Your plants will tell you when they’re thirsty – their leaves will wilt. But generally, it’s like they say with humans, by the time you feel thirst you’re already dehydrated, and some plants don’t recover from not getting enough regular water. For example, cucumbers can become bitter if they go too long without receiving water, even if you suddenly realize they’re unhappy and start watering them regularly. It’s much better for your plants if you set the meter to moisture and stick it in the ground every few days to see what’s going on down around the roots. Ideally the meter should read “moist”. If it says “dry” then you definitely need to water. Try to water right at the soil line, so the water seeps down to the roots. If the meter reads “wet” then you’ve watered too much. That said, a) you can’t control when it rains, and b) individual plants have their own water requirements. For example, some plants like to dry out before they’re watered again. See the growing pages of individual vegetables for more on this (you can find my growing pages in the drop down menu under Easiest Vegetables to Grow in the menu above).
Step 4: Check the pH of your soil.
Set the meter to pH and stick it in the ground at various places around where you intend to plant, and check the pH of the soil. The pH scale goes from 0 to 14. A soil with a pH 7 is considered neutral. The smaller the number, the more acidic your soil. The larger the number, the more alkaline your soil. Some plants prefer more acidic soils (like blueberries). Most things will do fine between 5.0 and 7.0. Keep this in mind when deciding what to grow. If your soil has an extremely high or an extremely low pH, it is possible to raise or lower your soil pH by adding things to it. Additionally, adding organic matter to your soil (like compost) will tend to bring your soil closer to neutral from either extreme. I mention pH here because if you plant something that requires a very low pH (like blueberries, which prefer a pH of 4.09 to 5.0) in soil with a pH of 7, your blueberry bush will die. Trust me, I’ve done this. A little bit of knowledge, like understanding the pH of your soil, can go a long way towards ensuring your garden will be a success.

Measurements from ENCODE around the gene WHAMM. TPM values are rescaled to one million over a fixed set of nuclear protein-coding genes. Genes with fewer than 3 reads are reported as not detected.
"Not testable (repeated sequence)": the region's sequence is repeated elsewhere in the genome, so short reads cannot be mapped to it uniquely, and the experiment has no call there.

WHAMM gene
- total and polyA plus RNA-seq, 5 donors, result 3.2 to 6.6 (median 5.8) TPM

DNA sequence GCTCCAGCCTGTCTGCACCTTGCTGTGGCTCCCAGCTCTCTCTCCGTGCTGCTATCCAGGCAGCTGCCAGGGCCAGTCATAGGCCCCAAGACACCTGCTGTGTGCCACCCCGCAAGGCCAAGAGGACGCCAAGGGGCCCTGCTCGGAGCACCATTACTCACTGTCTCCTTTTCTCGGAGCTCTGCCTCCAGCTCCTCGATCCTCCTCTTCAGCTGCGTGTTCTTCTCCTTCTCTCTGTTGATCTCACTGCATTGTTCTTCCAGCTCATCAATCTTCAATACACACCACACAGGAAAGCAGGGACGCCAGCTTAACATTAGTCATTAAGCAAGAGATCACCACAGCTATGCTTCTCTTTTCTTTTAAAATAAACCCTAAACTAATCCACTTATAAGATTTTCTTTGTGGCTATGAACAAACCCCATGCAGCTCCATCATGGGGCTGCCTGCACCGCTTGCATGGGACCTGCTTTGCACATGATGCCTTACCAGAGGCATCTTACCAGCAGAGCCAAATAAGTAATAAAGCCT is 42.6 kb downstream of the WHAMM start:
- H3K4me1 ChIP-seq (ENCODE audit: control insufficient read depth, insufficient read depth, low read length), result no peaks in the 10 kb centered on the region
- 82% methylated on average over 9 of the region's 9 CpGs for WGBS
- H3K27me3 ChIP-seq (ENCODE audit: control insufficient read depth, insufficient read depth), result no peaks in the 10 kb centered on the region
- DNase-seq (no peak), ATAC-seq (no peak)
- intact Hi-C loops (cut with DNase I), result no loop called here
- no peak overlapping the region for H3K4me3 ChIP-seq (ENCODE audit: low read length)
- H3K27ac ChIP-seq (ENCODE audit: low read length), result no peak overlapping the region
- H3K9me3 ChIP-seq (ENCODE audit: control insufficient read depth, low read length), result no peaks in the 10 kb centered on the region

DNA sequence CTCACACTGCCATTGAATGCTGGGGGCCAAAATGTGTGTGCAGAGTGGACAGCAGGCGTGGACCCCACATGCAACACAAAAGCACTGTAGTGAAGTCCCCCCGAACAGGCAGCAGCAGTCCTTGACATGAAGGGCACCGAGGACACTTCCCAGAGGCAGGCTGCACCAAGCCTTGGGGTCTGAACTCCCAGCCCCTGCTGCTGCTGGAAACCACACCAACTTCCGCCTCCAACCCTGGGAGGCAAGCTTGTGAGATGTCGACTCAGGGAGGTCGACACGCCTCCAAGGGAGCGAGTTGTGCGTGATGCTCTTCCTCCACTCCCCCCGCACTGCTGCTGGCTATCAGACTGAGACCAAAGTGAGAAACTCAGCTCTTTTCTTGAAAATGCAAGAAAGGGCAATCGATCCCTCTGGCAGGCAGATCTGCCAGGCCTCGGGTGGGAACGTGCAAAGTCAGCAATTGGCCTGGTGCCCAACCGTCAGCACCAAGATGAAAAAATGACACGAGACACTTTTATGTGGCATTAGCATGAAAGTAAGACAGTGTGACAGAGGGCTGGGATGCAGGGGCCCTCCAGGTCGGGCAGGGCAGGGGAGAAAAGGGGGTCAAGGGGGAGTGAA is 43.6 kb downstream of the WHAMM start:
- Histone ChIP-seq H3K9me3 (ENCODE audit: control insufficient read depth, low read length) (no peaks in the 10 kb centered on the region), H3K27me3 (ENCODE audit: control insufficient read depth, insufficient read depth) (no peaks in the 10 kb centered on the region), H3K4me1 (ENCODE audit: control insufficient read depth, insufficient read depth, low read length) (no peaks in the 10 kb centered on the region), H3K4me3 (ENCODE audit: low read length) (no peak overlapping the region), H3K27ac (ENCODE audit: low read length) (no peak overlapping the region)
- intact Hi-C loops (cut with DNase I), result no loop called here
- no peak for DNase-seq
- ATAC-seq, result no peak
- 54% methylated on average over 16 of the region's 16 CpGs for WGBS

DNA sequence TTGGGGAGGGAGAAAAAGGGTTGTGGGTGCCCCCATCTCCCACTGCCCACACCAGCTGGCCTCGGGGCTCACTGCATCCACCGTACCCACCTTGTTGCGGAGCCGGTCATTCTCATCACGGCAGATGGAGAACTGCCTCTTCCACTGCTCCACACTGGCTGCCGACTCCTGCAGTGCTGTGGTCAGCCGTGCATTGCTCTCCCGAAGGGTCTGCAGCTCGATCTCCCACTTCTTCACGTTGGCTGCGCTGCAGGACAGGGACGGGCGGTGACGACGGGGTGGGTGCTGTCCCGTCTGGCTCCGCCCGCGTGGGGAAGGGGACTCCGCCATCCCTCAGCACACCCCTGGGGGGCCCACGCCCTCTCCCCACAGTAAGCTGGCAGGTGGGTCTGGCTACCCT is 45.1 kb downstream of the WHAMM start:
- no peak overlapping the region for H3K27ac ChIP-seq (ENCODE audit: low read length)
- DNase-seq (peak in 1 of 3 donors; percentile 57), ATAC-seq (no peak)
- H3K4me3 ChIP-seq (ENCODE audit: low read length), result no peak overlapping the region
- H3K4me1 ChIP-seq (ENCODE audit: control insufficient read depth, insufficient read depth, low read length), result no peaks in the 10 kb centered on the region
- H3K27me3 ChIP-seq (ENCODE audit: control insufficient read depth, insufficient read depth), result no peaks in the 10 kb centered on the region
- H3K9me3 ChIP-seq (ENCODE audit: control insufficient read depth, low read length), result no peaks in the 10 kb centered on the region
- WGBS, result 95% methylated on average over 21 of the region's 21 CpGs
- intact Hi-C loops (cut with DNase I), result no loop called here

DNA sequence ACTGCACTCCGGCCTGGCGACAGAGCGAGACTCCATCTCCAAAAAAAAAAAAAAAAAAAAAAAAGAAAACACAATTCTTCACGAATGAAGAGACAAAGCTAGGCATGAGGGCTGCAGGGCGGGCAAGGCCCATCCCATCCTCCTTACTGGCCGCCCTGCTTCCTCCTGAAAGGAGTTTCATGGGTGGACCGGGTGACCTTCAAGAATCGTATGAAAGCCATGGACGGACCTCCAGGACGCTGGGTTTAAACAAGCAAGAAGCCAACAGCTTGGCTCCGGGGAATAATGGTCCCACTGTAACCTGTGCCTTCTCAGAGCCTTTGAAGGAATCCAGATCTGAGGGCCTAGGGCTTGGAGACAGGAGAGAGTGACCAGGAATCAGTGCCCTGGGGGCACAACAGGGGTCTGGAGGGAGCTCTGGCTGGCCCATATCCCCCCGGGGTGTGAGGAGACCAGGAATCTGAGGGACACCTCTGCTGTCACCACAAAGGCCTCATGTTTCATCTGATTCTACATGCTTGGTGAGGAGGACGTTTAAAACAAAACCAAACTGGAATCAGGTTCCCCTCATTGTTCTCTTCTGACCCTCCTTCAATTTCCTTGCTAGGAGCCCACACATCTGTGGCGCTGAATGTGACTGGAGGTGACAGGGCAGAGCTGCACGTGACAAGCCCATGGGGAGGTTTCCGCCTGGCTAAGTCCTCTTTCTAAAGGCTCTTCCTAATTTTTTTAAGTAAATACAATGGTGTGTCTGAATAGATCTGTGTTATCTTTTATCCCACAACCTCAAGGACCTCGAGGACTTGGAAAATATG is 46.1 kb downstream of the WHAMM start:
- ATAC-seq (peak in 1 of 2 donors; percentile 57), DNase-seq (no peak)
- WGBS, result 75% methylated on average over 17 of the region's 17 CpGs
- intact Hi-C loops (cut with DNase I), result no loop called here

All of my growing pages include the ideal pH for each plant. I have been able to achieve great results with individual vegetables by tweaking the pH of the soil where I planted them.
That said, if science makes your head spin, never forget the mantra: Stick something in the ground and see what happens.
Step 5: Decide what you are going to grow.
My advice is to check out your local planting dates for things in your area. What time of year are you reading this? What can you grow right now? Your local university agricultural extension service will not only give you a long list of things that it is possible to grow in your area, they’ll also tell you when to plant in spring and in fall, and how far apart and how deep to plant seeds.